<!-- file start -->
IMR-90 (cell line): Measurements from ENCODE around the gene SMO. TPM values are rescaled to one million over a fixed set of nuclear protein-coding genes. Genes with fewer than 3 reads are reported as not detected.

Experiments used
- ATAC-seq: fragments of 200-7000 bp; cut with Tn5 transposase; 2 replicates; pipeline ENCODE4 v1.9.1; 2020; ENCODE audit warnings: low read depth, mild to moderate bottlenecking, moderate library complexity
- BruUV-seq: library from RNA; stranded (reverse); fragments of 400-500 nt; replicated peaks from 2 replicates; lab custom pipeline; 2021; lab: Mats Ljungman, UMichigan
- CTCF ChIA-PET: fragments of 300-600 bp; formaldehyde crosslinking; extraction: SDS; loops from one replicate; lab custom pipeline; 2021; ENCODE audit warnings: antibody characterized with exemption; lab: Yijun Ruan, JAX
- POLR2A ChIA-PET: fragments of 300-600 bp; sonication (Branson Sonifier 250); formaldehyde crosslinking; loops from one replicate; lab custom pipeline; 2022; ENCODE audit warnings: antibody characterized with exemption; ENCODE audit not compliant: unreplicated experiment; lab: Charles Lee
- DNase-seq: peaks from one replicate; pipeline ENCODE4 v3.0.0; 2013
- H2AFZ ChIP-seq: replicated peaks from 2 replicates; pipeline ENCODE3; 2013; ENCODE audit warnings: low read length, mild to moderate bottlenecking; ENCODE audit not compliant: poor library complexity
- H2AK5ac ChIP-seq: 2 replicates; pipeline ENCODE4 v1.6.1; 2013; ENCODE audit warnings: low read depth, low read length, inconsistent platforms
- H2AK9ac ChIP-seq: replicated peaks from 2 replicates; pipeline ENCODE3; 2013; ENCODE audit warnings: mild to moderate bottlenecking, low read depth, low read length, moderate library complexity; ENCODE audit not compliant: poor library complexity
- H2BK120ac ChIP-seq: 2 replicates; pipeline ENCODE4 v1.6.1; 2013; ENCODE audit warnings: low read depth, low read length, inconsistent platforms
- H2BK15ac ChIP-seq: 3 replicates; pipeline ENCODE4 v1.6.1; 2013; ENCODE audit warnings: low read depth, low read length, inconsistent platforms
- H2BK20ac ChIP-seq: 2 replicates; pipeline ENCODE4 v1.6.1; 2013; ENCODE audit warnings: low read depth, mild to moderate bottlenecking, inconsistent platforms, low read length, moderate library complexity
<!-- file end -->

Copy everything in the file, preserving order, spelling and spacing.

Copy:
IMR-90 (cell line): Measurements from ENCODE around the gene SMO. TPM values are rescaled to one million over a fixed set of nuclear protein-coding genes. Genes with fewer than 3 reads are reported as not detected.

Experiments used
- ATAC-seq: fragments of 200-7000 bp; cut with Tn5 transposase; 2 replicates; pipeline ENCODE4 v1.9.1; 2020; ENCODE audit warnings: low read depth, mild to moderate bottlenecking, moderate library complexity
- BruUV-seq: library from RNA; stranded (reverse); fragments of 400-500 nt; replicated peaks from 2 replicates; lab custom pipeline; 2021; lab: Mats Ljungman, UMichigan
- CTCF ChIA-PET: fragments of 300-600 bp; formaldehyde crosslinking; extraction: SDS; loops from one replicate; lab custom pipeline; 2021; ENCODE audit warnings: antibody characterized with exemption; lab: Yijun Ruan, JAX
- POLR2A ChIA-PET: fragments of 300-600 bp; sonication (Branson Sonifier 250); formaldehyde crosslinking; loops from one replicate; lab custom pipeline; 2022; ENCODE audit warnings: antibody characterized with exemption; ENCODE audit not compliant: unreplicated experiment; lab: Charles Lee
- DNase-seq: peaks from one replicate; pipeline ENCODE4 v3.0.0; 2013
- H2AFZ ChIP-seq: replicated peaks from 2 replicates; pipeline ENCODE3; 2013; ENCODE audit warnings: low read length, mild to moderate bottlenecking; ENCODE audit not compliant: poor library complexity
- H2AK5ac ChIP-seq: 2 replicates; pipeline ENCODE4 v1.6.1; 2013; ENCODE audit warnings: low read depth, low read length, inconsistent platforms
- H2AK9ac ChIP-seq: replicated peaks from 2 replicates; pipeline ENCODE3; 2013; ENCODE audit warnings: mild to moderate bottlenecking, low read depth, low read length, moderate library complexity; ENCODE audit not compliant: poor library complexity
- H2BK120ac ChIP-seq: 2 replicates; pipeline ENCODE4 v1.6.1; 2013; ENCODE audit warnings: low read depth, low read length, inconsistent platforms
- H2BK15ac ChIP-seq: 3 replicates; pipeline ENCODE4 v1.6.1; 2013; ENCODE audit warnings: low read depth, low read length, inconsistent platforms
- H2BK20ac ChIP-seq: 2 replicates; pipeline ENCODE4 v1.6.1; 2013; ENCODE audit warnings: low read depth, mild to moderate bottlenecking, inconsistent platforms, low read length, moderate library complexity